Kaiser Permanente support of an emergency medical technician program helps create diverse teams and supports community health. Jessica Sarmiento, pictured above, completed the program.
Jessica Sarmiento has a dream, and a grant from Kaiser Permanente is helping her get one step closer to attaining it.
The 22-year-old wants to be a physician, but first she’s attending community college while training to be an emergency medical technician (EMT) to help finance her schooling. EMTs care for sick or injured people in an ambulance or in an emergency department.
“I love helping people,” she said.
An EMT training program that Kaiser Permanente supports is helping Sarmiento and 15 others between the ages of 18 and 24 advance along their career path. This past year, the Greater Southern Alameda Area (GSAA) Community Benefit program supported the REACH Rescue EMT program with a $75,000 grant. The area also made its San Leandro and Fremont emergency departments available so that the program’s 16 participants could fulfill a clinical rotation requirement for certification.
Regional Community Benefit will continue the financial support of the training program for the next two years, helping an additional 40 young adults.
“This investment is part of a larger regional strategy. It’s a natural step in developing and diversifying our workforce, and for supporting community health because we know that people who are gainfully employed are also healthier,” GSAA Public Affairs Director Debra Lambert said. “By increasing access to advanced training and professional opportunities for youth from communities that are under-represented in the health care workforce, we are also helping to break the cycle of poverty and ultimately improving health in underserved communities.”
The program benefits young men and women of color, a population that is underrepresented in emergency medical services and other allied health care careers. Many of the students face formidable obstacles to higher education and a career.
The REACH Rescue EMT Training Program is run out of the REACH Ashland Youth Center in San Leandro. Operated by the Alameda County Health Care Services Agency, the center collaborates with several community partners to offer a range of programs that include educational and vocational training, as well as wellness and artistic activities.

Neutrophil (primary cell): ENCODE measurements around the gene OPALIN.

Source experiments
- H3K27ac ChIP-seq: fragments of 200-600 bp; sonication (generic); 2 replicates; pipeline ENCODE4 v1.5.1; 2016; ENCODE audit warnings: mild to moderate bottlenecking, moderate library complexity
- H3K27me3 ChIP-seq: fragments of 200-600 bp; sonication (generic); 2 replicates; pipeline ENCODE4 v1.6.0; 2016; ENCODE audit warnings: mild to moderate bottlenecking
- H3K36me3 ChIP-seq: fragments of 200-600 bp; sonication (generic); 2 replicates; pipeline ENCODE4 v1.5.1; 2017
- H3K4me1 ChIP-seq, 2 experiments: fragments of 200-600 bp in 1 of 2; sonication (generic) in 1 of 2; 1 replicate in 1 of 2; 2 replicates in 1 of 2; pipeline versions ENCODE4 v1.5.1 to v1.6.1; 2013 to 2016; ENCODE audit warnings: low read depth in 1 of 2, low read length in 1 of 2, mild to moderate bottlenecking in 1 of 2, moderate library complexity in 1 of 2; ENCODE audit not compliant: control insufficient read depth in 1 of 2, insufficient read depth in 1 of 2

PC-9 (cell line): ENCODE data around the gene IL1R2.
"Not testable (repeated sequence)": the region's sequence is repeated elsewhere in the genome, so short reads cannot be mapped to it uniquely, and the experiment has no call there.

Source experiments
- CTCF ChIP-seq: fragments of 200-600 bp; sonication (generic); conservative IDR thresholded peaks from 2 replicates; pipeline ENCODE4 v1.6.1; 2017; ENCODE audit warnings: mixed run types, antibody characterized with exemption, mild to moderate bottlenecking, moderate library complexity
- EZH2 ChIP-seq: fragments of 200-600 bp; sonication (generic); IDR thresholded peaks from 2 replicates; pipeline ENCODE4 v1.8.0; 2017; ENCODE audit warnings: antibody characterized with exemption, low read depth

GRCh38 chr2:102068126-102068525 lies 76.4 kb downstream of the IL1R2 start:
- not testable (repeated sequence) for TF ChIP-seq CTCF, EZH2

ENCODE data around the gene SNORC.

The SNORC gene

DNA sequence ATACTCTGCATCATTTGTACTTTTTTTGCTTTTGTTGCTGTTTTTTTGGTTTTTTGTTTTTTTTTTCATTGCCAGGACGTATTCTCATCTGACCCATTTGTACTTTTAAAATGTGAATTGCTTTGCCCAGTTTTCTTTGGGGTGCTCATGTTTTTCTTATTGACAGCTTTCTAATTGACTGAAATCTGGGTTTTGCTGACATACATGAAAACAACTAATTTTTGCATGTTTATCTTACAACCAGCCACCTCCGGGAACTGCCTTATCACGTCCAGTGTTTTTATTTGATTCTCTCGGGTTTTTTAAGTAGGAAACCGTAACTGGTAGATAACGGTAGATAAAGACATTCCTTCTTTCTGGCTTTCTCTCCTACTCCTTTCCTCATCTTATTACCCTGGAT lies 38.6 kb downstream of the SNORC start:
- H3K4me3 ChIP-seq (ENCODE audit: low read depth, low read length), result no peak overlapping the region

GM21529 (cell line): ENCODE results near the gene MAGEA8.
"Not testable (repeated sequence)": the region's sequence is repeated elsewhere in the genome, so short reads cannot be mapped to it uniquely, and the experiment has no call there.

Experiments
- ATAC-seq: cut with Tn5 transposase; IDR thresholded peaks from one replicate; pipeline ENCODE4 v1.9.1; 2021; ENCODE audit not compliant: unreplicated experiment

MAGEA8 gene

The EMT training program is free to all students, and they also receive support services — from resume writing and other soft skills training to breakfast each morning — that are rarely offered in other EMT programs.
The nonprofit Soulciety provides job placement, training, and leadership development at the REACH Ashland Youth Center. Soulciety’s director, Aaron Horner, said Kaiser Permanente’s support of the EMT program gives the students the opportunity as well as the support they need to succeed.
Each of the 16 participants completed the five-month program, and three, including Sarmiento, have taken and passed a National Registry EMT certification test, a requirement to work as an EMT. Three have been accepted to a fire academy, which requires completion of an EMT training program.
Allowing the students to do their rotation at Kaiser Permanente was life-changing for many of them, Horner added.
“When they leave the rotation, their eyes are just wide open,” he said. “It increases their commitment and made the whole idea of a career more imaginable.”
Sarmiento is getting closer to her ideal career. She recently completed her clinical requirement, a one-day, 10-hour shift, at the Kaiser Permanente San Leandro Medical Center, where she said she liked being in a hospital setting.
The experience has strengthened her resolve to work in health care and left her with a good impression of Kaiser Permanente.
“I feel privileged and honored to be here,” Sarmiento said. “(Kaiser Permanente) cares, just by offering this program.”